Ground Cover Supplement : GC Supplement - Value Chain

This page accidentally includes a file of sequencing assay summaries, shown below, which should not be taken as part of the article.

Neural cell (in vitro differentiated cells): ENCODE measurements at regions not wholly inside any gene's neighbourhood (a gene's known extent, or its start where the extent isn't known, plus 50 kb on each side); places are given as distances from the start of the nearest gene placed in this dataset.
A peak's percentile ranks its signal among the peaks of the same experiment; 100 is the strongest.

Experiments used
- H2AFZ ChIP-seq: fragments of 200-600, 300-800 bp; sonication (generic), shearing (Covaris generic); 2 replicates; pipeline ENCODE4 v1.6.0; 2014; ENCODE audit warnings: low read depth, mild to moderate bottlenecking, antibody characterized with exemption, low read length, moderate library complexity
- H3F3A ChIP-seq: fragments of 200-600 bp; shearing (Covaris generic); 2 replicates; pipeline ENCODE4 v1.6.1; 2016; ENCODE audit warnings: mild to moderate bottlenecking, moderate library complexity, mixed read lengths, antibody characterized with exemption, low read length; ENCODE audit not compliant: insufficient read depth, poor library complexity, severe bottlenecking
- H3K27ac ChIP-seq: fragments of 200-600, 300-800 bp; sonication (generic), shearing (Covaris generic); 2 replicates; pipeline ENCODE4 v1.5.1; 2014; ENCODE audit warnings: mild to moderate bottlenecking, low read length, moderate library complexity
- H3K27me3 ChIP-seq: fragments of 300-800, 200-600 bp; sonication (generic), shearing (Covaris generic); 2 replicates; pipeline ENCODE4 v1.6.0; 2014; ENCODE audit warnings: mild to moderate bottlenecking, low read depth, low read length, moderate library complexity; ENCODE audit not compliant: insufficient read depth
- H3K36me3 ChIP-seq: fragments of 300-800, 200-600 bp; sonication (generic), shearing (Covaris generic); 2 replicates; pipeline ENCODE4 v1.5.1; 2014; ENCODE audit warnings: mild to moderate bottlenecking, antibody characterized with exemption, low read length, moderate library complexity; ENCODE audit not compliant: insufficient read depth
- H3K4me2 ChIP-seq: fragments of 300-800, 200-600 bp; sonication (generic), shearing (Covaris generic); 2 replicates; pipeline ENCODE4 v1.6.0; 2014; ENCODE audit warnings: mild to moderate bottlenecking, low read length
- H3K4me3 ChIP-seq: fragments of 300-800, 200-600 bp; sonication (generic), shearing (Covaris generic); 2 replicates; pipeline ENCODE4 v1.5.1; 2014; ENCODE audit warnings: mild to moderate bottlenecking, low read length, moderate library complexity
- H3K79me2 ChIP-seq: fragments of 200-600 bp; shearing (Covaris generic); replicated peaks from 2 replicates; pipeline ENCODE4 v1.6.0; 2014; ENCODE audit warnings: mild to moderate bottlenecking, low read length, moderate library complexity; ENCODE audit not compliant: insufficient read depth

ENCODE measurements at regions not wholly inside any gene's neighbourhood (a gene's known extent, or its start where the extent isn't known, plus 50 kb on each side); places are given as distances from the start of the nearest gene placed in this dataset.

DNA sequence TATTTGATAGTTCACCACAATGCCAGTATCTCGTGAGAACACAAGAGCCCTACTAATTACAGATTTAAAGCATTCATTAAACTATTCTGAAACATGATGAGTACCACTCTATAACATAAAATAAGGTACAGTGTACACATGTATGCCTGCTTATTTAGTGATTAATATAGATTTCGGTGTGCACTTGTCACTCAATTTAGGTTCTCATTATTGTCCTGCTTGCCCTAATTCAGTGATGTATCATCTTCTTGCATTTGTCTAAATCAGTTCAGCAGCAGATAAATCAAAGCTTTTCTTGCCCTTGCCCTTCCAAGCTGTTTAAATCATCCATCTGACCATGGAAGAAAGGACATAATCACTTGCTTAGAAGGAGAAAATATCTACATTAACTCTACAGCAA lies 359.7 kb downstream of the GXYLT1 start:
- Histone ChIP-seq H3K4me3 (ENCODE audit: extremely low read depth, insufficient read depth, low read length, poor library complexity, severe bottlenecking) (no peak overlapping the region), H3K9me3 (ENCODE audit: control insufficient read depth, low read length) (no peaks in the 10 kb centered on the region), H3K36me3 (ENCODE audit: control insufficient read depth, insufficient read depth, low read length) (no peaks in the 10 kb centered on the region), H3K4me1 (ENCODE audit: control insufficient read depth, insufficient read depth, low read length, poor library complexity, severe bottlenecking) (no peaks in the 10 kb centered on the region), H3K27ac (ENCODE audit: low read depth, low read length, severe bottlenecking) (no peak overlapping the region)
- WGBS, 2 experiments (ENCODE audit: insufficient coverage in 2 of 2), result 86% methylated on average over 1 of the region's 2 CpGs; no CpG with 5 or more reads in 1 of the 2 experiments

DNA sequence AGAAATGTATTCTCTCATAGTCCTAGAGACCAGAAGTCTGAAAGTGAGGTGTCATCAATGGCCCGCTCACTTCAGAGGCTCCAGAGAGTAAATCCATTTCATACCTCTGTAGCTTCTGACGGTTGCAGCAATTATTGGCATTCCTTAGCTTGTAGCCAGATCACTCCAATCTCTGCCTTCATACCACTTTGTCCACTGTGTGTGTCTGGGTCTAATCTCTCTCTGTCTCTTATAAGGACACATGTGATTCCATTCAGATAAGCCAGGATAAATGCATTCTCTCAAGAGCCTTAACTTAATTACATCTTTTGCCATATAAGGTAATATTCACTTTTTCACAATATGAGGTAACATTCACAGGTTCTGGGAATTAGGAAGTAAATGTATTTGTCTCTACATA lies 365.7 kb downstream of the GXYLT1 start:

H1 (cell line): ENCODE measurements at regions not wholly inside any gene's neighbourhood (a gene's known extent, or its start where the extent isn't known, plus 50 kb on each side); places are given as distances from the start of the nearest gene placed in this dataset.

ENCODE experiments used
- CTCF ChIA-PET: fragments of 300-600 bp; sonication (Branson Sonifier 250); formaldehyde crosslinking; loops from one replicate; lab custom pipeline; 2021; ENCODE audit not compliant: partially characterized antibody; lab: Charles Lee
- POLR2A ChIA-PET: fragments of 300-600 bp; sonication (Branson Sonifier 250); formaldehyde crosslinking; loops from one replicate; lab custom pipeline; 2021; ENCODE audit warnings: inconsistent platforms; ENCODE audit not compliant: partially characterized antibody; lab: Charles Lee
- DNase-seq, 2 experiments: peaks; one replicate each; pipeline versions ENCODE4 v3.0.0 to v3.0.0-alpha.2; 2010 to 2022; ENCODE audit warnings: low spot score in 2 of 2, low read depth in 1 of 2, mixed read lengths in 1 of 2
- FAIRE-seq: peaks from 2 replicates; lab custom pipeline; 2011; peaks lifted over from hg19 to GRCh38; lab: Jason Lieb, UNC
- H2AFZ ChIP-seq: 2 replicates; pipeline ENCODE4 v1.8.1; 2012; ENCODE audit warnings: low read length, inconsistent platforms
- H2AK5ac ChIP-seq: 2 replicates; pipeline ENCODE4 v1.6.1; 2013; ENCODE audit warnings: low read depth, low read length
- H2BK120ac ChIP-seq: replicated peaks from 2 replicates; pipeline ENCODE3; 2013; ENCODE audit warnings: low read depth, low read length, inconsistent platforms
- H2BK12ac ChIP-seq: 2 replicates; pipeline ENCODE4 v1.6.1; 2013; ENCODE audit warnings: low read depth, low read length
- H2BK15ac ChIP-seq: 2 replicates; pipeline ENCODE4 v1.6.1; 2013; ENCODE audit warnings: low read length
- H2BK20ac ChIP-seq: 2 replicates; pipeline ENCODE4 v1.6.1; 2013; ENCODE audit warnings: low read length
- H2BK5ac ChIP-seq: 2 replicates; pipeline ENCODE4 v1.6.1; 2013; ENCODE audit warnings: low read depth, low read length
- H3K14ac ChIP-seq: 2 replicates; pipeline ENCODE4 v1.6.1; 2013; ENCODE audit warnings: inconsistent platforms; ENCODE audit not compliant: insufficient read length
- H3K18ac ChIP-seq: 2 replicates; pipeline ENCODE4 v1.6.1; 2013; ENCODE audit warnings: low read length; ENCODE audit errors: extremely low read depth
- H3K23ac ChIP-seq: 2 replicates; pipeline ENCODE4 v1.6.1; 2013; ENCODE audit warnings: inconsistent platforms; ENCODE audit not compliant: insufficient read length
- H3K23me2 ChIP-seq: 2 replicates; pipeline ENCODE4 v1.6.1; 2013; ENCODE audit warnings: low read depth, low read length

GROUND COVER VALUE CHAIN Sunflower snacks ALTHOUGH SUNFLOWERS ARE generally associated with cooking oil, it is their use as a snack food like potato chips that may provide an alterna- tive market for Australian growers. The 'split and spit' market, so called because the snack sunflower seeds are eaten by splitting the seed hulls and spitting them out, is well established in South-East Asia and the Middle East, and is seen as a market of interest for the Australasian seed production company Lefroy Seeds. Mr Neil Weier, marketing director of Lefroy Seeds, says it has been a challenge to import the particular variety of sunflower seeds needed for this market. "Quarantine restrictions require all imported sunflower seeds be grown and tested under quarantine, which slows the introduction, breeding and evaluation process," he says. Nonetheless, Mr Weier says the company hopes to be releasing 'split and spit' seed varieties to growers in the next two years. For the 'split and spit'market, the visual appearance of seeds is more important than it is for oil-producing varieties or varieties used in the de- hulling market for addition to muesli and muesli bars, Mr Weier says. For example, the 'split and spit' sunflower seeds need to have a shell that is at least two centimetres in length -- significantly longer than those of the seeds for the other markets. "Also, to be aesthetically pleasing, they must have clean, clearly-marked stripes running along the shell." One of the drawbacks previously experienced with these snack variet- ies of sunflower is that they tend to be lower yielding and have a greater susceptibility to diseases than the sunflower varieties for the oilseed and de-hulling markets. "We are working on germplasm development to produce varieties with greater yield capacity and disease resistance, which is showing good promise" says Mr Weier. "We have a number of hybrids with improved characteristics, and we are looking to test one or two of these in small trials on growers' proper- ties next year." For more information: Mr Neil Weier, 0429 622 056 Know your product -- and who buys it Knowing your customer and your product intimately are vital to improving profitability within the grains industry, according to Tim Wirth, chief operating executive, protein division, for industrial wheat processor Manildra. "Value-adding for us is all about offering the appropriate functional wheat protein to our customers, giving them a unique advantage in the market. You have to know their processes and how our proteins will interact in their system," he says. Manildra is Australia's largest user of wheat for industrial purposes, processing about 1.5 million tonnes a year. Its product range includes flour, bakery pre-mixes and products derived from flour such as modified and native wheat starches, glucose syrups, maltodextrine, vital wheat gluten, isolated wheat proteins and ethanol. It has recently developed technology that produces functional proteins from wheat, which while retaining their nutritional value, also allow food manufacturers a cheaper alternative to dairy and soy-based proteins. A meticulous understanding of both its core product and its customers has been key to ensuring success in Western and Eastern Europe and the US. "Most of the functional proteins we now produce have evolved into market leaders through ongoing customer input," Mr Wirth says. "We have been able to produce a protein that acts in the same way as animal-based proteins. Manufacturers have been looking for alternative proteins with excellent emulsification and water- binding capabilities. The wheat proteins that we have developed now compare favourably with caseinates, whey concentrates and soy proteins." Its success in manufacturing 'isolating wheat proteins' resulted in an $885,000 Food Innovation Grant in 2003, to develop defatted wheat proteins with improved flavour characteristics. "The idea was to create a super-functional, low-flavoured, isolated wheat protein and take it from the concept to pilot plant ... construction of the pilot plant has now commenced." The project aims to fill a gap in the market for a stable-priced protein that can compete with more volatile dairy proteins. It is anticipated this new end-use could be worth an extra $100 million a year to the grains industry. 5 Sunflower seeds: the two large varieties are those suitable for the 'split and spit' market.
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